Frequently swimming across streams difficult of being crossed, the Pandavas disguised themselves on their way from fear of the sons of Dhritarashtra. And Bhima carried on his shoulder his illustrious mother of delicate sensibilities along the uneven banks of rivers. Towards the evening, O bull of Bharata's race, Bhima (bearing his brothers and mother on his back) reached a terrible forest where fruits and roots and water were scarce and which resounded with the terrible cries of birds and beasts. The twilight deepened the cries of birds and beasts became fiercer, darkness shrouded everything from the view and untimely winds began to blow that broke and laid low many a tree large and small and many creepers with dry leaves and fruits.
The Kaurava princes, afflicted with fatigue and thirst, and heavy with sleep, were unable to proceed further. They then all sat down in that forest without food and drink. Then Kunti, smitten with thirst, said unto her sons, 'I am the mother of the five Pandavas and am now in their midst. Yet I am burning with thirst!' Kunti repeatedly said this unto her sons. Hearing these words, Bhima's heart, from affection for his mother, was warmed by compassion and he resolved to go (along as before). Then Bhima, proceeding through that terrible and extensive forest without a living soul, saw a beautiful banian tree with wide-spreading branches.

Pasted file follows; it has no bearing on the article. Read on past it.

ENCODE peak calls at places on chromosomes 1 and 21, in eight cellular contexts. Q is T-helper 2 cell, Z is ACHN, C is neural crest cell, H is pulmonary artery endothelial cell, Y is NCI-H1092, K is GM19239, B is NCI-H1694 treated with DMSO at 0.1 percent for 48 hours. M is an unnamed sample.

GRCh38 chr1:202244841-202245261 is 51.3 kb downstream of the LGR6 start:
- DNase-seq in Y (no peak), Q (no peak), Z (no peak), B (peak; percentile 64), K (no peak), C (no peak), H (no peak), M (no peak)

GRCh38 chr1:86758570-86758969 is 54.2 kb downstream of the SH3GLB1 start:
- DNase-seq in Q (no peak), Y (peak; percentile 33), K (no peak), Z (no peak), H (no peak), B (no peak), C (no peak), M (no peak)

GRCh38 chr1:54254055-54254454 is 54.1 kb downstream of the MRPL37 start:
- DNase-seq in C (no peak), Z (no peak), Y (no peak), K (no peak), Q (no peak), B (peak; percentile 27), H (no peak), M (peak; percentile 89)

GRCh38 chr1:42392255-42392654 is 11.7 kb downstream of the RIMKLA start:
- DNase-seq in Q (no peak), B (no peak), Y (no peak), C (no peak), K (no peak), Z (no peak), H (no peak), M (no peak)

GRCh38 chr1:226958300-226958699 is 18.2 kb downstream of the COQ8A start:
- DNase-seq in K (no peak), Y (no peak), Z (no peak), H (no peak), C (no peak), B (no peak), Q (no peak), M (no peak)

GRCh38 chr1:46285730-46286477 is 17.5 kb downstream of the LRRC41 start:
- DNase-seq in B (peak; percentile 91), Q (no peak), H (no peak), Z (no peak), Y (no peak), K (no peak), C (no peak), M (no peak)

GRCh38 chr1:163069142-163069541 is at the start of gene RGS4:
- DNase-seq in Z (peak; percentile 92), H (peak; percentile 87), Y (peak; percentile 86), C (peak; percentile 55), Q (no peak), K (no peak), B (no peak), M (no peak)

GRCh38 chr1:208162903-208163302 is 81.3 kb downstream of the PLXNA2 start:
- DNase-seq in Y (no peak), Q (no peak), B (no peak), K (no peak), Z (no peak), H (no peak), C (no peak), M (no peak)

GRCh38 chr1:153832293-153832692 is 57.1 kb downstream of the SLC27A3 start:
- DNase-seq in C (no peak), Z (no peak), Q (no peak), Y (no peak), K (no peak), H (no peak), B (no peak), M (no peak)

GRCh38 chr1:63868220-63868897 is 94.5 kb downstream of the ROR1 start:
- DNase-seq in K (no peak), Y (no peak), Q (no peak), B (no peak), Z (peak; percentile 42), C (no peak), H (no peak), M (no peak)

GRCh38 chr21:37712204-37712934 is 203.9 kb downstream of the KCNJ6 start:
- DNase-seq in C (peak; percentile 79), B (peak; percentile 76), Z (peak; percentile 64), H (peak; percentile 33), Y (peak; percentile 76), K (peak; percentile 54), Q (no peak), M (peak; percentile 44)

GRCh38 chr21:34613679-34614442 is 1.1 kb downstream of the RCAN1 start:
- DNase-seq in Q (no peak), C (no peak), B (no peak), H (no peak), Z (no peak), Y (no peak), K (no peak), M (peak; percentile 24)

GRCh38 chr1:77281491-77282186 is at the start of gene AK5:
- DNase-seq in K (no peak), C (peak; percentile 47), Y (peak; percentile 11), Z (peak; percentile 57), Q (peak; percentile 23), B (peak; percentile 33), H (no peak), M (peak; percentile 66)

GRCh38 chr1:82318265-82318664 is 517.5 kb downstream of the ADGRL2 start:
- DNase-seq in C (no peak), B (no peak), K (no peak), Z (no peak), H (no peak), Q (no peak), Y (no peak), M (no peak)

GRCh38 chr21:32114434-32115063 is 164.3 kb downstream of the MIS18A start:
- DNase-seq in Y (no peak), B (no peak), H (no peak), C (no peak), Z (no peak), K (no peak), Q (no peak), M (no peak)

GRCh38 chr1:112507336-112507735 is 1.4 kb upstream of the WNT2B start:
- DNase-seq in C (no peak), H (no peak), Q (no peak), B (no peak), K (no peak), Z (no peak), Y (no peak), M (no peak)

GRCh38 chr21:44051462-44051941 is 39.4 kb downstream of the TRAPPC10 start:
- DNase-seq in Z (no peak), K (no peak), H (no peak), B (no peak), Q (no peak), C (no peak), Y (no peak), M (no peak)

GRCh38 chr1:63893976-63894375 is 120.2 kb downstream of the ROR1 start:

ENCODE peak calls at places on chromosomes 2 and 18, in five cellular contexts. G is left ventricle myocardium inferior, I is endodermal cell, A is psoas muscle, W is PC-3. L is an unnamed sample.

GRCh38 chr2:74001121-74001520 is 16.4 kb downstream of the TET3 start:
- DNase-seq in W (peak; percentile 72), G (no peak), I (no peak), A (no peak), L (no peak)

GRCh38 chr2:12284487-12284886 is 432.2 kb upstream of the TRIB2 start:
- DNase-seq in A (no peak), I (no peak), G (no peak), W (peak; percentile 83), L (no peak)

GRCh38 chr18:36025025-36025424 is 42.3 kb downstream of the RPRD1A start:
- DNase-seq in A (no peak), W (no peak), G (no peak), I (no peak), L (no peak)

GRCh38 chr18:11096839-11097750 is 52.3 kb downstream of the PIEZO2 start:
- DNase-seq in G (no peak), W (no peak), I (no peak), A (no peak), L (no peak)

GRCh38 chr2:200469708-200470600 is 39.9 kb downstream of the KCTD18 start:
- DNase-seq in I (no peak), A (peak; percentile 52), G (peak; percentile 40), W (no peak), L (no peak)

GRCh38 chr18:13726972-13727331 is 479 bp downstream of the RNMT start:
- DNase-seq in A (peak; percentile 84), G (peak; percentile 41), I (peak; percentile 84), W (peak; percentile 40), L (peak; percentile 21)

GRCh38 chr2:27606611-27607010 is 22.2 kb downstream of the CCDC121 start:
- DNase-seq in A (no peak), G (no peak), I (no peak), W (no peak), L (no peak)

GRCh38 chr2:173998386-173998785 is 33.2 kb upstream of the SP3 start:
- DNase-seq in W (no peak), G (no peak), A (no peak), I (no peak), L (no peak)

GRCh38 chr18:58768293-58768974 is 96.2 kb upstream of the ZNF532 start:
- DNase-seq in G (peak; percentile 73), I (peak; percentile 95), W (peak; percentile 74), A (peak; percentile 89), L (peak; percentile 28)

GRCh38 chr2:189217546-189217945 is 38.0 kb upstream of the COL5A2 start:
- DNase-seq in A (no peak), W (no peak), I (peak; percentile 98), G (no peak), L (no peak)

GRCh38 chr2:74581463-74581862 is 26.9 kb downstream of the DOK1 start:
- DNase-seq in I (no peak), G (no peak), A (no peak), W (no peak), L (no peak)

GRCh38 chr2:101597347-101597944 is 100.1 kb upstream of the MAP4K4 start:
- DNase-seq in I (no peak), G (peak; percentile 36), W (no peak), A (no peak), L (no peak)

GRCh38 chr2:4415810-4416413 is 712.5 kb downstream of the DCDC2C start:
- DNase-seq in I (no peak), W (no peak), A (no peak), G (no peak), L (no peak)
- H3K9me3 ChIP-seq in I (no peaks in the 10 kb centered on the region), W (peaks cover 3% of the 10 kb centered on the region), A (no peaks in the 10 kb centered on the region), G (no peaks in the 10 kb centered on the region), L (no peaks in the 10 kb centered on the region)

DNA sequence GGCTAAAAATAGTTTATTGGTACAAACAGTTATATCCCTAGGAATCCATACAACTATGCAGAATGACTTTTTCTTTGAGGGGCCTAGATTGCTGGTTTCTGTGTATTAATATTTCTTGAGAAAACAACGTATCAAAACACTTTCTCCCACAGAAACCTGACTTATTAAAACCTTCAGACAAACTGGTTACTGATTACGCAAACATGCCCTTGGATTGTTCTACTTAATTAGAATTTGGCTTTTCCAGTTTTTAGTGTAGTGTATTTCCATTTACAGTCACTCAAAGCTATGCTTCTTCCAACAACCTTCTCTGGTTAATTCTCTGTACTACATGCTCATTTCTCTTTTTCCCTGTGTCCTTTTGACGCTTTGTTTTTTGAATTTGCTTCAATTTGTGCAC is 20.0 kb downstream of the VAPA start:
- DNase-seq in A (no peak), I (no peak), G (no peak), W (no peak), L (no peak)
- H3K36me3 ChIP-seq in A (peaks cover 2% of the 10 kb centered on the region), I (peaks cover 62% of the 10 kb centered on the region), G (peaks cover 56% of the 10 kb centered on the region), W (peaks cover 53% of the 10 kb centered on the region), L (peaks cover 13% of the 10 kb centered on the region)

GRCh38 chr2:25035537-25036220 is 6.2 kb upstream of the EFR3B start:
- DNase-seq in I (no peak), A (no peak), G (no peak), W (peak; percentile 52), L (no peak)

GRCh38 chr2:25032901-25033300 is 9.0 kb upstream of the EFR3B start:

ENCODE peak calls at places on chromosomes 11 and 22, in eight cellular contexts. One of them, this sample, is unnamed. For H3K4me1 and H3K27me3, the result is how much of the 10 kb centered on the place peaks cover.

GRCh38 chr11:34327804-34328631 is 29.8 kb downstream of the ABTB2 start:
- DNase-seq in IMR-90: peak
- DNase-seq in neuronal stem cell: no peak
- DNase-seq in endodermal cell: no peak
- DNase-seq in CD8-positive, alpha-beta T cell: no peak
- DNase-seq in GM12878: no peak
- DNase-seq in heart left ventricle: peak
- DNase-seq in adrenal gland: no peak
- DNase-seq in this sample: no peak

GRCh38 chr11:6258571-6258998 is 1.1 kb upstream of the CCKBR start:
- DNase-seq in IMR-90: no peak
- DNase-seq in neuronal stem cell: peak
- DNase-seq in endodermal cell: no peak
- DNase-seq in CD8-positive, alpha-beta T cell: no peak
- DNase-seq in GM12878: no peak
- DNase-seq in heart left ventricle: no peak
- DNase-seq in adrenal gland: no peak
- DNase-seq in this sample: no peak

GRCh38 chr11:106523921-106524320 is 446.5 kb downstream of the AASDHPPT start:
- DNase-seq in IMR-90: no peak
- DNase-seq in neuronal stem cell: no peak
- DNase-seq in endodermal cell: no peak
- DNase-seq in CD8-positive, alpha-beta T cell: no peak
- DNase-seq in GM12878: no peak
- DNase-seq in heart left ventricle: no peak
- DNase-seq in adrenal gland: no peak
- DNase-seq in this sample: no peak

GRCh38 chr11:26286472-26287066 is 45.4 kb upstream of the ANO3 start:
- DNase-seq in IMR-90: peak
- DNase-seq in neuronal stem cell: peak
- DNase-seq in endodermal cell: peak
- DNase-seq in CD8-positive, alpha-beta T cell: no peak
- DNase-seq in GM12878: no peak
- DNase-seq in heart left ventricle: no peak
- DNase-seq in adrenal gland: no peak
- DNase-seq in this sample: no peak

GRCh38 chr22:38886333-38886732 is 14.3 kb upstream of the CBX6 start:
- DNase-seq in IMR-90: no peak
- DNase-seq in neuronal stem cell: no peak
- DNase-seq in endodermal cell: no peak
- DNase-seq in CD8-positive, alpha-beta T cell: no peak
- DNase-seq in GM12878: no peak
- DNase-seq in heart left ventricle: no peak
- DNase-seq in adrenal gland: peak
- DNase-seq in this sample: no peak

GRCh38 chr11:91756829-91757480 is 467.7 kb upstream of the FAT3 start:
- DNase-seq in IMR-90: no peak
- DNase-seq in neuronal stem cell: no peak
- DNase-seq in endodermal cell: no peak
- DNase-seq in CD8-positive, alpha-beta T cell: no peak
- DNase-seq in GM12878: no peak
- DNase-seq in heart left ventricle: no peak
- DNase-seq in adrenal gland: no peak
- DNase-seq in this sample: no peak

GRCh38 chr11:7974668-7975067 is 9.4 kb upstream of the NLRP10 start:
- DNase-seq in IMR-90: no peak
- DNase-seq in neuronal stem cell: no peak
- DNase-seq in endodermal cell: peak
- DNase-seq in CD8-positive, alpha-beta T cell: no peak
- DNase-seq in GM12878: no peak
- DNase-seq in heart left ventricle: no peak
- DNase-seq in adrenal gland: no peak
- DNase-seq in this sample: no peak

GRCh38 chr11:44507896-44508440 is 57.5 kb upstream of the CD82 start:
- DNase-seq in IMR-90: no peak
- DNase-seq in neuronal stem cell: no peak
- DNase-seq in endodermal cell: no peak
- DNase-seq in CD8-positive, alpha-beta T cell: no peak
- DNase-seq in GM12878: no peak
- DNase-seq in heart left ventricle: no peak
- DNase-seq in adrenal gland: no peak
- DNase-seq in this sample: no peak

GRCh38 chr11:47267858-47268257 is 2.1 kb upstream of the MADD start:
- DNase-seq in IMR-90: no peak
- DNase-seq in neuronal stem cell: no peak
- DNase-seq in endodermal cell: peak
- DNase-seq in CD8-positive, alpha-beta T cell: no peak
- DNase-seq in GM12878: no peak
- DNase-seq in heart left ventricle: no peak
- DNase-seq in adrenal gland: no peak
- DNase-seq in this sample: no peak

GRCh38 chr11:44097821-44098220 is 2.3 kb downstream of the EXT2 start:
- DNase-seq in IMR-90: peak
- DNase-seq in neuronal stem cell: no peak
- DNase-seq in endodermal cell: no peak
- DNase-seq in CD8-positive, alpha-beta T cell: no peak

Setting down there his brothers and mother, O bull of Bharata's race; he said unto them, 'Rest you here, while I go in quest of water. I hear the sweet cries of aquatic fowls. I think there must be a large pool here.' Commanded, O Bharata, by his elder brother who said unto him, 'Go', Bhima proceeded in the direction whence the cries of those aquatic fowls were coming. And, O bull of Bharata's race, he soon came upon a lake and bathed and slaked his thirst. And affectionate unto his brothers, he brought for them, O Bharata, water by soaking his upper garments. Hastily retracing his way over those four miles